Asylum is another anthology horror from Amicus Productions. As with The House That Dripped Blood (1971), the script comes courtesy of Robert Bloch.
The framing story follows Martin, a young doctor interviewing for a position at an asylum for the “incurable insane”. He’s greeted with several surprises. The asylum head, Dr. Starr, has gone insane himself and is now counted amongst the asylum’s patients. Starr’s replacement, Dr. Rutherford, is wheel-chair bound after a patient attack. As if those weren’t enough red flags, Rutherford makes Martin an unusual offer. Martin can have the job provided he deduces which of the patients is Dr. Starr. Martin protests, but heads upstairs to interview the patients. The bulk of the film illustrates their stories.
The first story concerns a man who murders his wife, chops up her body, wraps the parts in packing paper, and stores them in a basement freezer. Unfortunately, said wife had a magic bracelet. When the husband tosses the bracelet into the freezer, the body parts come to life, attacking him and his mistress.
These types of stories always fail to suspend my disbelief. Not the resurrection part which is creepy with a nice touch where we see a severed head sucking air through the paper wrap. No, the problem lies in the physics of those body parts moving about. Just because they’re reanimated, it doesn’t give them the ability to fly. Yet, how else to explain a severed head climbing a flight of stairs? We see arms and legs lurching about and it looks laughable.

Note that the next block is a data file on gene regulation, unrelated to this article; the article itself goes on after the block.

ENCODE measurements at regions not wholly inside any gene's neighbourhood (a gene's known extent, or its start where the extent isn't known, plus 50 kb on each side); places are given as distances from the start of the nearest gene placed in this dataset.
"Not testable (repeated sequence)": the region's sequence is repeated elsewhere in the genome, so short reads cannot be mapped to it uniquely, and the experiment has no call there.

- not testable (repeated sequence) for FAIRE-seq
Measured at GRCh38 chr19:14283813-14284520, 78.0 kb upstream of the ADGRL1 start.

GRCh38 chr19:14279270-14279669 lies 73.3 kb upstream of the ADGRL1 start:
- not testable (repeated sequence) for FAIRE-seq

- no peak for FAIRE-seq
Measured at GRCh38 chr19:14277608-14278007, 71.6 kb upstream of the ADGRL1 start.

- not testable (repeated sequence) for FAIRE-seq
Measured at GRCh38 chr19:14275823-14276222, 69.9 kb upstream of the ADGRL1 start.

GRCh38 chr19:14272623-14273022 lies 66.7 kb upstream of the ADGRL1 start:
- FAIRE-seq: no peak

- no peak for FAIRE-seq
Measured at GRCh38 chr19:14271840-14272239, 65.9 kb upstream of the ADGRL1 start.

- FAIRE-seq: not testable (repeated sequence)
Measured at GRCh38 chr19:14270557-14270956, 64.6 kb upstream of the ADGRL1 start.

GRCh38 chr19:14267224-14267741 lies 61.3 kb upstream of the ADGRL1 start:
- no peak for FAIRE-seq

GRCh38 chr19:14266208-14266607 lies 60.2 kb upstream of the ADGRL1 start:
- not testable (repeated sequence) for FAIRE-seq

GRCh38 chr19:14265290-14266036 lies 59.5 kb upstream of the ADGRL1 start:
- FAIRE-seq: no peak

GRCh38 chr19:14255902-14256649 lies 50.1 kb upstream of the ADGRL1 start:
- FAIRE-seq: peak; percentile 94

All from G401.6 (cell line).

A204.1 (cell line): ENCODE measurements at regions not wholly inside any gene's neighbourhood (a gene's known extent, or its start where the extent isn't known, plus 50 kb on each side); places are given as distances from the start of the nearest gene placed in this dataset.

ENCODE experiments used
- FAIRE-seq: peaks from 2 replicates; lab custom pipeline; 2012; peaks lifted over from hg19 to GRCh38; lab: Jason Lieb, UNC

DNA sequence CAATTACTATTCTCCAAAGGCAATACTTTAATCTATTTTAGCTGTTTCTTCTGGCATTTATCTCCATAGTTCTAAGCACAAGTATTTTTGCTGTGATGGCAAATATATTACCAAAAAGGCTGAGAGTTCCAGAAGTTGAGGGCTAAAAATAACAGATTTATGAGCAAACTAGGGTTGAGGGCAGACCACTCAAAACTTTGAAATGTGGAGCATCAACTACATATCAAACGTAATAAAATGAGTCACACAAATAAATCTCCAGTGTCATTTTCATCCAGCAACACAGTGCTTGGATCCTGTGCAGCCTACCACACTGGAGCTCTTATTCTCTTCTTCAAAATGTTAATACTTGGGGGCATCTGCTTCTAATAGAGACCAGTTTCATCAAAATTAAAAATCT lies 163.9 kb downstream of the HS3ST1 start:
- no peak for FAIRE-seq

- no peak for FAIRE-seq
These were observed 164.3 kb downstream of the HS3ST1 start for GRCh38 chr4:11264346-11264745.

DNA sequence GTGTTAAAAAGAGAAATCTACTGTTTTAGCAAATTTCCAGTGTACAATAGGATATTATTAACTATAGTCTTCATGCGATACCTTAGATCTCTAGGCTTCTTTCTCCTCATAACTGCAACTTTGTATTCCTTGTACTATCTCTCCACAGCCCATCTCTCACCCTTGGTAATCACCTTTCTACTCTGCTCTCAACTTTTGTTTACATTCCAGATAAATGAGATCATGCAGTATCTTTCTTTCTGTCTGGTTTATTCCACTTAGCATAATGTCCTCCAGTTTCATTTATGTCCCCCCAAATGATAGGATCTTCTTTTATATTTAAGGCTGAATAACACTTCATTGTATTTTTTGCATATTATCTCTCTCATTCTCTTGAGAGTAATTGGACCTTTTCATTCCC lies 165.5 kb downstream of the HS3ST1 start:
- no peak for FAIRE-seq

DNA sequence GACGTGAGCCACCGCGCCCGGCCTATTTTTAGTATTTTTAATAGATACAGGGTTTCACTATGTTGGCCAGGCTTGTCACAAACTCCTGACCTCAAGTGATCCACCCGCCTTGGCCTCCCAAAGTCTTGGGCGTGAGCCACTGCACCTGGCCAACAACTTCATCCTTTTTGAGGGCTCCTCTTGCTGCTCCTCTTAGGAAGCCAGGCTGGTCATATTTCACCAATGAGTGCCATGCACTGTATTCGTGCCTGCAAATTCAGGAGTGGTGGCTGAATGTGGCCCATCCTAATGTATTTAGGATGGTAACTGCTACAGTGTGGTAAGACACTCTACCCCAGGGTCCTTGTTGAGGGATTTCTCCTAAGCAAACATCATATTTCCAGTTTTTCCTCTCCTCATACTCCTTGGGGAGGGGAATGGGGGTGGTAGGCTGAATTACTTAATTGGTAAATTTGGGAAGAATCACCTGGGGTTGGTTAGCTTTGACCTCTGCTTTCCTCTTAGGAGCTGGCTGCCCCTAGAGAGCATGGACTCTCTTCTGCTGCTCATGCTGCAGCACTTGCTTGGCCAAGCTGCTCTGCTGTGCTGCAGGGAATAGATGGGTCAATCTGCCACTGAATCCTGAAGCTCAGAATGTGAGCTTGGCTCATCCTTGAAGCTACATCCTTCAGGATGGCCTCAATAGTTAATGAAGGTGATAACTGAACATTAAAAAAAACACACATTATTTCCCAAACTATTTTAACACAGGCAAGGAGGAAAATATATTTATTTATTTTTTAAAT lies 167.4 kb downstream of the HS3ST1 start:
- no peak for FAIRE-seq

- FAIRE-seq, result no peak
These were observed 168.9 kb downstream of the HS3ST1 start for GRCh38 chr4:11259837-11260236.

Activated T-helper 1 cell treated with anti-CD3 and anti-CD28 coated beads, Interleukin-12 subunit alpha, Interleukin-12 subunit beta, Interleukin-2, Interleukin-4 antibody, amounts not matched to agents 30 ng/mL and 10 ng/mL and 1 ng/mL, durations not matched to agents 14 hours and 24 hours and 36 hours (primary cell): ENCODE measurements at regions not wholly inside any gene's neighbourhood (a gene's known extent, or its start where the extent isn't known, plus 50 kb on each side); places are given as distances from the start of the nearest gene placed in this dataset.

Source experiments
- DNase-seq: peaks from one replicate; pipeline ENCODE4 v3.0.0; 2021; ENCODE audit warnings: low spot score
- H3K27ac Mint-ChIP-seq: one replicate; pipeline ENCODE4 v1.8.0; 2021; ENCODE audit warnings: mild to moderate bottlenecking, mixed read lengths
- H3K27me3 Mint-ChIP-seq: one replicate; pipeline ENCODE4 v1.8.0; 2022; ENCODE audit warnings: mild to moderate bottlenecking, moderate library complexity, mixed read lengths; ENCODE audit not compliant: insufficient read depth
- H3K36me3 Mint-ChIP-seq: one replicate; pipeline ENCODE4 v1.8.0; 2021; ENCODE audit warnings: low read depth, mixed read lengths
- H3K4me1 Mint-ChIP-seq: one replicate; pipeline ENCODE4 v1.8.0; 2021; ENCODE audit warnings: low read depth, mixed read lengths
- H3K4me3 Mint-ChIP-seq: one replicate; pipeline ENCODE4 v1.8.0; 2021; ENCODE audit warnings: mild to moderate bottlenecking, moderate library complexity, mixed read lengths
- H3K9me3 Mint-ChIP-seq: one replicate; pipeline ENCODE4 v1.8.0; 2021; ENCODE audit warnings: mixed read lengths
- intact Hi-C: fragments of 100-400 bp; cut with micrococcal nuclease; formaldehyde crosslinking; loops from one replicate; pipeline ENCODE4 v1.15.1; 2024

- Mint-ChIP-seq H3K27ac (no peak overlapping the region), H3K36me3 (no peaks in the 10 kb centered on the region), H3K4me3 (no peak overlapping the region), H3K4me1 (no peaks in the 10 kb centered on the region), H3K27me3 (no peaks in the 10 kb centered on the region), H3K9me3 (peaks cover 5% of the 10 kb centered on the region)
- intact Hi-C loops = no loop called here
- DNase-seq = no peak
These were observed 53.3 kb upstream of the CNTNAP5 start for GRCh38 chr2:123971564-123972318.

Next we meet Bruno, a former tailor. Broke and facing eviction, Bruno finds salvation in a mysterious gentlemen named Smith. Played by Peter Cushing, Smith offers an extraordinary sum for Bruno to make a suit for Smith’s son. Smith insists Bruno must work according to Smith’s precise specifications. These include oddities such as only working on the suit during the late night and early morning hours. Bruno agrees to Smith’s demands and, a few nights later, arrives on Smith’s doorstep with the suit. To Bruno’s horror, Smith reveals that he has no money to pay. This will prove to be Smith’s smallest surprise.
In what will become a running theme, the special effects are the story’s undoing. Cushing is great, and the story’s mystery held my attention. But the finale relies on another effect I couldn’t swallow.
The third entry is more grounded. The story concerns a young woman named Barbara, played by Charlotte Rampling. Barbara is fresh from psychiatric care and under the careful watch of her brother and a nurse. Soon, Barbara’s mischievous friend Lucy shows up. Lucy urges Barbara not to take her medication. Not good for Barbara’s brother and nurse.
This story is most effective of the lot, but the big reveal will be obvious to anyone with a passing knowledge of the horror genre.
The last tale involves Dr. Byron, played by Herbert Lom. Byron has perfected soul transference and transfers his essence into a small effigy. The figure resembles a robot as tall as a can of soda with a plastic Herbert Lom head. It looks as ridiculous as it sounds. The stop motion animation reminded me of the Rankin Bass Christmas specials. Despite its appearance, it’s quite deadly, as Dr. Rutherford soon discovers.
What to make of this final tale? I can’t imagine anyone finding it frightening. Did director Roy Ward Baker give up and try for camp?
And what of Asylum as a whole? Given the talent involved, it’s a let down. Instead of exploiting its able cast, Asylum’s script relies on special effects the production can’t deliver. The one time it does lean on its cast, it forces poor Charlotte Rampling through a tired trope. Still, it held my attention, so that’s something.